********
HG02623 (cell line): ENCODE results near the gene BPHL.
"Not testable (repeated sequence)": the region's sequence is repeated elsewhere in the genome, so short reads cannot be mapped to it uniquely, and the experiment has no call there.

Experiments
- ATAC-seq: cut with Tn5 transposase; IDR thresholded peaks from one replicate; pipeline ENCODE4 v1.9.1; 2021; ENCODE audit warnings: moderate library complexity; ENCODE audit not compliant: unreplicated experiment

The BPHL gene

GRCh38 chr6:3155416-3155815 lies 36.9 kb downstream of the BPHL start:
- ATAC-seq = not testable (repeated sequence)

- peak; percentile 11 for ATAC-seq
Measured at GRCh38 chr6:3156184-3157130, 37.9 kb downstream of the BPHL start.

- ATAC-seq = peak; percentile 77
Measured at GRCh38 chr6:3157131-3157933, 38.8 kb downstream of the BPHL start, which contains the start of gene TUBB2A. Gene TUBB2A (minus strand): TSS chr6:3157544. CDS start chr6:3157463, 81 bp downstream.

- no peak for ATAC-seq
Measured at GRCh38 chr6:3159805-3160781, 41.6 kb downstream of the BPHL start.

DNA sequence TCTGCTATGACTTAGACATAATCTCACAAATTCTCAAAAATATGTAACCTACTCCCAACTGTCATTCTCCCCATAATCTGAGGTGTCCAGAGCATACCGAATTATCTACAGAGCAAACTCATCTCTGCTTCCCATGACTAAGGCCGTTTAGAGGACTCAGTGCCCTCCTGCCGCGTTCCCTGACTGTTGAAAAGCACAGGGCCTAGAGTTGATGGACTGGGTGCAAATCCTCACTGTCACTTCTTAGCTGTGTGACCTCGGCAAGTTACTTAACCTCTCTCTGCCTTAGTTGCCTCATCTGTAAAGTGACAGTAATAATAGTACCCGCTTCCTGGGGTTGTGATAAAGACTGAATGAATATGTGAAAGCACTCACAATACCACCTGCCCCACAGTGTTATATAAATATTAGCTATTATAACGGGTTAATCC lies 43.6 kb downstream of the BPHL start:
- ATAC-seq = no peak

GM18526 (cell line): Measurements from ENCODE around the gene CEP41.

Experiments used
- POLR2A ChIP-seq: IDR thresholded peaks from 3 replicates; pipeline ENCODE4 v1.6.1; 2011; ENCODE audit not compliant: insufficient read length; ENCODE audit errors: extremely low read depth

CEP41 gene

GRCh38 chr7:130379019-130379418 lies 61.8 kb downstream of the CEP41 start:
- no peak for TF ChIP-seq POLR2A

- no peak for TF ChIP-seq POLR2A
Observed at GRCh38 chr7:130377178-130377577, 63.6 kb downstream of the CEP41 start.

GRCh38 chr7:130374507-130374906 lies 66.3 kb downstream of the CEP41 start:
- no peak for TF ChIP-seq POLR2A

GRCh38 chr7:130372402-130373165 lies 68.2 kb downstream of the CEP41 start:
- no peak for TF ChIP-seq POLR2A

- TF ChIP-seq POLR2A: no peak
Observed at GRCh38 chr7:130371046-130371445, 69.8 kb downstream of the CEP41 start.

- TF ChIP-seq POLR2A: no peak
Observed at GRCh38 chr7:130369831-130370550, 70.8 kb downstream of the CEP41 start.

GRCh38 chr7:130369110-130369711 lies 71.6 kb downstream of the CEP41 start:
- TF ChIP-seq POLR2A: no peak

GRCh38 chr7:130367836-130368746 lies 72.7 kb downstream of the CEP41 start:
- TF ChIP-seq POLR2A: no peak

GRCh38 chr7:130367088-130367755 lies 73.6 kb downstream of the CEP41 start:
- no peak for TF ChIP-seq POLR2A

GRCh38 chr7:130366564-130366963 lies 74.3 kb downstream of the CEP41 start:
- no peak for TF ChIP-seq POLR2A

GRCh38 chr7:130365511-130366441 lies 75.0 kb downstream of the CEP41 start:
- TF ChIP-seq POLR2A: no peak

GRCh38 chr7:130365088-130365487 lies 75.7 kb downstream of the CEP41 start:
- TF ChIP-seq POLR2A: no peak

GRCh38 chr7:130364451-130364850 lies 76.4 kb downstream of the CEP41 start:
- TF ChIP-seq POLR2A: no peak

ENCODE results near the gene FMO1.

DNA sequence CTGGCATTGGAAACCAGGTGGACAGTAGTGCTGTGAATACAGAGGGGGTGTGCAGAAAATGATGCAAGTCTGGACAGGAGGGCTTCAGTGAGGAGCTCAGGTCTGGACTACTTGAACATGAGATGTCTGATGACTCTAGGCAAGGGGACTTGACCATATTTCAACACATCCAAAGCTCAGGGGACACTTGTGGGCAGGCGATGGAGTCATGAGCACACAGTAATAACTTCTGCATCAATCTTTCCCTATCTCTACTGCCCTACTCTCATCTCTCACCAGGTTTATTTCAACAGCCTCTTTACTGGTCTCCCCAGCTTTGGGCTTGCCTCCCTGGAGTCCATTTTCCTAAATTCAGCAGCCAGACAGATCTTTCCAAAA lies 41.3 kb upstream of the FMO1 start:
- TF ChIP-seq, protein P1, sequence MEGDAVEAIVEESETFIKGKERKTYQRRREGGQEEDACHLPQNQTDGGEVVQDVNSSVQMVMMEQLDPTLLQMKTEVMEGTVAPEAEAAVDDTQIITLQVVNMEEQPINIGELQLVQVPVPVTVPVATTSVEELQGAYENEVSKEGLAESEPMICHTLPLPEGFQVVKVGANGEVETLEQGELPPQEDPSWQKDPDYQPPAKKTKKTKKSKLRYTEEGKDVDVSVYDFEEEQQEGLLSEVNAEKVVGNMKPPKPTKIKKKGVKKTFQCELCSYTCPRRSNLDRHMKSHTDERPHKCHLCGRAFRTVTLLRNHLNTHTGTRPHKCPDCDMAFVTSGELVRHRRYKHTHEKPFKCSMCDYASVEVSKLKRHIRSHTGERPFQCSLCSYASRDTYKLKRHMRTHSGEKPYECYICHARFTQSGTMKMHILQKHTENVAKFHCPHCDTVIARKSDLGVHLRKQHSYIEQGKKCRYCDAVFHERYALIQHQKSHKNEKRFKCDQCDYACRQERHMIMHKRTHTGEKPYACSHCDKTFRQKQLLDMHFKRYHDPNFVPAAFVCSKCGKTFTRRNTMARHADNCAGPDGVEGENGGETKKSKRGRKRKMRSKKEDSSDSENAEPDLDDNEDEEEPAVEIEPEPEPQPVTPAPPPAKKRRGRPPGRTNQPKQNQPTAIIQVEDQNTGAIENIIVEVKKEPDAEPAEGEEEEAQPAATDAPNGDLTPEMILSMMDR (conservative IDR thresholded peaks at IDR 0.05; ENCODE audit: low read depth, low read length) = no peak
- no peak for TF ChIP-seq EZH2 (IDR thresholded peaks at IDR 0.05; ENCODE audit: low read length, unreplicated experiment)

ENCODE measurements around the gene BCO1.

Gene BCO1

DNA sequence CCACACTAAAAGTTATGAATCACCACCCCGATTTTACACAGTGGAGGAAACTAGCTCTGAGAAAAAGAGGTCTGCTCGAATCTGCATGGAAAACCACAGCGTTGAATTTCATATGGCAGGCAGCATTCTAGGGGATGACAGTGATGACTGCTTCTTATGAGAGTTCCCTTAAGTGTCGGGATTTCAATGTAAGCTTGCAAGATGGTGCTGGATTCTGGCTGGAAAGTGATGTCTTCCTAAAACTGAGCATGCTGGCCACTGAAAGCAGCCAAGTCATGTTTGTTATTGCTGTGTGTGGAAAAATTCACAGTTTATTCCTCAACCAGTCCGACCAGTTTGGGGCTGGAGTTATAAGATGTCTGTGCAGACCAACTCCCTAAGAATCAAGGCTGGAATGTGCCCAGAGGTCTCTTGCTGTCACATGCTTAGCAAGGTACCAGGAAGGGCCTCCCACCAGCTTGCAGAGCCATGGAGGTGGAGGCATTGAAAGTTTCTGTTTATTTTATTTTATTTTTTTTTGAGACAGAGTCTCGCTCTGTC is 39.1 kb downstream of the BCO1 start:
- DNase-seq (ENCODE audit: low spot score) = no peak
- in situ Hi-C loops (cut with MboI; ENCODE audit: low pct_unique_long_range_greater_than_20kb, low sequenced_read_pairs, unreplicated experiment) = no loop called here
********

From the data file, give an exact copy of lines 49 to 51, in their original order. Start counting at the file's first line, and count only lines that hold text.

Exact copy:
- no peak for TF ChIP-seq EZH2 (IDR thresholded peaks at IDR 0.05; ENCODE audit: low read length, unreplicated experiment)

ENCODE measurements around the gene BCO1.

Gene BCO1